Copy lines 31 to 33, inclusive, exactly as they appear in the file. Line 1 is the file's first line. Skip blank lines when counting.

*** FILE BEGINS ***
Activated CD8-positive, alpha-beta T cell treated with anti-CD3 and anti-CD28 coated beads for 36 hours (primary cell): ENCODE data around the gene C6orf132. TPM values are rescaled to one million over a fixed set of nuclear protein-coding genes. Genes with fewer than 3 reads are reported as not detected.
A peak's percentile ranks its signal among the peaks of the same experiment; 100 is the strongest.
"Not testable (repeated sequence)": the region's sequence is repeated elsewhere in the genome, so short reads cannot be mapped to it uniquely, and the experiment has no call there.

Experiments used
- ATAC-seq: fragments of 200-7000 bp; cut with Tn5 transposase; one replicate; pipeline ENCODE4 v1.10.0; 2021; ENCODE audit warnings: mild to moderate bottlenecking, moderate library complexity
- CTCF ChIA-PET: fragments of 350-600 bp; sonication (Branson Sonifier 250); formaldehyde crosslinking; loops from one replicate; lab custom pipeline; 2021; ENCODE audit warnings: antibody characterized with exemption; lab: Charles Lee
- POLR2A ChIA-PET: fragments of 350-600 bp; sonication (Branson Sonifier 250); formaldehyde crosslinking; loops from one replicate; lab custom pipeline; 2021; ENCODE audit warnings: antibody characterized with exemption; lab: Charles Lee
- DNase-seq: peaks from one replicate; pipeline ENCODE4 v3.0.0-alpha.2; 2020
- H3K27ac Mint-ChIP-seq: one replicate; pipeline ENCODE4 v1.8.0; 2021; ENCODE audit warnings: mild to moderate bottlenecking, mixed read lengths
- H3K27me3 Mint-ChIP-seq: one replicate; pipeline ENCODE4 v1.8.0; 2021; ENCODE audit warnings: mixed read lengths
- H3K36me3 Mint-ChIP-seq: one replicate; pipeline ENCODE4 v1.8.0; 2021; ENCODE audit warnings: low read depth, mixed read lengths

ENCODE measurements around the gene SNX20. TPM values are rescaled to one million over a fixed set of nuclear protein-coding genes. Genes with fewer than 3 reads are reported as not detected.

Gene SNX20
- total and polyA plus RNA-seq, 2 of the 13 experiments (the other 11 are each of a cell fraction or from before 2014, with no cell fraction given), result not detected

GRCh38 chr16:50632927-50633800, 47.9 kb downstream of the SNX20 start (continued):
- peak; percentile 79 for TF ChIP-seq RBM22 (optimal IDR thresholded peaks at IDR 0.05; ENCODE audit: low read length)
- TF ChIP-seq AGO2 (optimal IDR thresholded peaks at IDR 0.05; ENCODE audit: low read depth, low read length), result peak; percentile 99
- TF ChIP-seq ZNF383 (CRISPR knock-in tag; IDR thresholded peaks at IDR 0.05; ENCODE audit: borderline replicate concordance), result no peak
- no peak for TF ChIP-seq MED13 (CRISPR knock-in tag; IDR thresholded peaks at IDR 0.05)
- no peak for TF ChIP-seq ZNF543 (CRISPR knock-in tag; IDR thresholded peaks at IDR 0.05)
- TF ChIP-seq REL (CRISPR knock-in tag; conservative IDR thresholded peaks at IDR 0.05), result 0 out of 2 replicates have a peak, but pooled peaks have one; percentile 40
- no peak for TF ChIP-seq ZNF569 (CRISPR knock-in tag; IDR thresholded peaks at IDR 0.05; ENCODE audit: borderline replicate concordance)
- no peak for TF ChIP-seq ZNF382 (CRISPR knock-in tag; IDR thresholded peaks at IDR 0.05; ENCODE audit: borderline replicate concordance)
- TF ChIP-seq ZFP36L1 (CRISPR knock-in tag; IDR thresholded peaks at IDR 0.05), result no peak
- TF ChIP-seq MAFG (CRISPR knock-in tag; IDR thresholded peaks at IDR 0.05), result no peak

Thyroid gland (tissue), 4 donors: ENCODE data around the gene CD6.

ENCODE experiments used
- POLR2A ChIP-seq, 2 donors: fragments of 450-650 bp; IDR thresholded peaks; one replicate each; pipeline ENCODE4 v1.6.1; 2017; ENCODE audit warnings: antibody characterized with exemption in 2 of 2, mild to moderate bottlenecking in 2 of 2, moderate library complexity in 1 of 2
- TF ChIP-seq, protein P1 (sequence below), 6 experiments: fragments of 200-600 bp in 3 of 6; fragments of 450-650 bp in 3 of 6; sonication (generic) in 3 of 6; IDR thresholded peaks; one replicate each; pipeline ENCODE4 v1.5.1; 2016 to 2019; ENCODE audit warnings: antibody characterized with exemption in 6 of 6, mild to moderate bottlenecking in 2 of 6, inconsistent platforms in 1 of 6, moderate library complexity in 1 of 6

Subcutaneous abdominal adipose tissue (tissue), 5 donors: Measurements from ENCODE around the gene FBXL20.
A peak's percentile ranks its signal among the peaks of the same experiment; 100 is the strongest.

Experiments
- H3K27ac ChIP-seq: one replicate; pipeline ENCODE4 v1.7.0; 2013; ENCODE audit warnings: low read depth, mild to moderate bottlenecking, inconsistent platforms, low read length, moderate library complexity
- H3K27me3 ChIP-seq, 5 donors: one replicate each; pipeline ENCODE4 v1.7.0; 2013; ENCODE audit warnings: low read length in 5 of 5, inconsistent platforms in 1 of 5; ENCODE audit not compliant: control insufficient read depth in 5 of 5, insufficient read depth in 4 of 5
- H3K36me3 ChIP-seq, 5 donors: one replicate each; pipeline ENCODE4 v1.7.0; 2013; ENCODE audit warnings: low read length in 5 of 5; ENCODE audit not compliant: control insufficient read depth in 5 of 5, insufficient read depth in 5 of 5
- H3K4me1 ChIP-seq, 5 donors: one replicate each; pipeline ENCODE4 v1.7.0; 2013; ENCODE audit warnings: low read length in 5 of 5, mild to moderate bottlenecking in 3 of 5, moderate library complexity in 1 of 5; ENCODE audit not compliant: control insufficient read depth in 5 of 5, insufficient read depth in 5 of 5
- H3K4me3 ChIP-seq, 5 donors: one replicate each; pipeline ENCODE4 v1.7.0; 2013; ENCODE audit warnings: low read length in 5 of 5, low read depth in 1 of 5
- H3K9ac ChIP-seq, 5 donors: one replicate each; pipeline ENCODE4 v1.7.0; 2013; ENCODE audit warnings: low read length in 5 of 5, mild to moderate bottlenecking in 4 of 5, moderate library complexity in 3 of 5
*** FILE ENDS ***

A peak's percentile ranks its signal among the peaks of the same experiment; 100 is the strongest.

Experiments
- H3K27ac ChIP-seq: one replicate; pipeline ENCODE4 v1.7.0; 2013; ENCODE audit warnings: low read depth, mild to moderate bottlenecking, inconsistent platforms, low read length, moderate library complexity